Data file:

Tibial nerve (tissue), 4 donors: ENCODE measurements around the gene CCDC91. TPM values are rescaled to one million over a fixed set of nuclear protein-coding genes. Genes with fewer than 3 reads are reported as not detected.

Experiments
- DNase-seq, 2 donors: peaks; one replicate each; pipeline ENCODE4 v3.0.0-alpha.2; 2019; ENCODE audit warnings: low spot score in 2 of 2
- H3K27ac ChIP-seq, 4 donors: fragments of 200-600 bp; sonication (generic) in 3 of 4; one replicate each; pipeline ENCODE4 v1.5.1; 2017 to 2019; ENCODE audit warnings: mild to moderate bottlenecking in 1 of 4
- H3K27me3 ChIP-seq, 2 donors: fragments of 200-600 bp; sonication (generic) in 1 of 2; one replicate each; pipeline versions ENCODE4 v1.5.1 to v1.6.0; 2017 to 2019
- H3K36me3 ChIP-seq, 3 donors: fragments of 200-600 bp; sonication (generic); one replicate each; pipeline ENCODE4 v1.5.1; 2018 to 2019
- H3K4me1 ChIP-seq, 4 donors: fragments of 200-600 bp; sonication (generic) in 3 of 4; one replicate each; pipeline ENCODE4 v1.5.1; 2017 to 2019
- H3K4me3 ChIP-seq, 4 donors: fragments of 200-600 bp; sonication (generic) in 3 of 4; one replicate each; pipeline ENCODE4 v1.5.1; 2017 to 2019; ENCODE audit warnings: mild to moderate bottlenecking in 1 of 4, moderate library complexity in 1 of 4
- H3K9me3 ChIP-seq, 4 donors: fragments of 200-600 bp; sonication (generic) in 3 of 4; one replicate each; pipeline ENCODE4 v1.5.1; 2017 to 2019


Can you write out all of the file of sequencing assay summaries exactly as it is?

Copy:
Tibial nerve (tissue), 4 donors: ENCODE measurements around the gene CCDC91. TPM values are rescaled to one million over a fixed set of nuclear protein-coding genes. Genes with fewer than 3 reads are reported as not detected.

Experiments
- DNase-seq, 2 donors: peaks; one replicate each; pipeline ENCODE4 v3.0.0-alpha.2; 2019; ENCODE audit warnings: low spot score in 2 of 2
- H3K27ac ChIP-seq, 4 donors: fragments of 200-600 bp; sonication (generic) in 3 of 4; one replicate each; pipeline ENCODE4 v1.5.1; 2017 to 2019; ENCODE audit warnings: mild to moderate bottlenecking in 1 of 4
- H3K27me3 ChIP-seq, 2 donors: fragments of 200-600 bp; sonication (generic) in 1 of 2; one replicate each; pipeline versions ENCODE4 v1.5.1 to v1.6.0; 2017 to 2019
- H3K36me3 ChIP-seq, 3 donors: fragments of 200-600 bp; sonication (generic); one replicate each; pipeline ENCODE4 v1.5.1; 2018 to 2019
- H3K4me1 ChIP-seq, 4 donors: fragments of 200-600 bp; sonication (generic) in 3 of 4; one replicate each; pipeline ENCODE4 v1.5.1; 2017 to 2019
- H3K4me3 ChIP-seq, 4 donors: fragments of 200-600 bp; sonication (generic) in 3 of 4; one replicate each; pipeline ENCODE4 v1.5.1; 2017 to 2019; ENCODE audit warnings: mild to moderate bottlenecking in 1 of 4, moderate library complexity in 1 of 4
- H3K9me3 ChIP-seq, 4 donors: fragments of 200-600 bp; sonication (generic) in 3 of 4; one replicate each; pipeline ENCODE4 v1.5.1; 2017 to 2019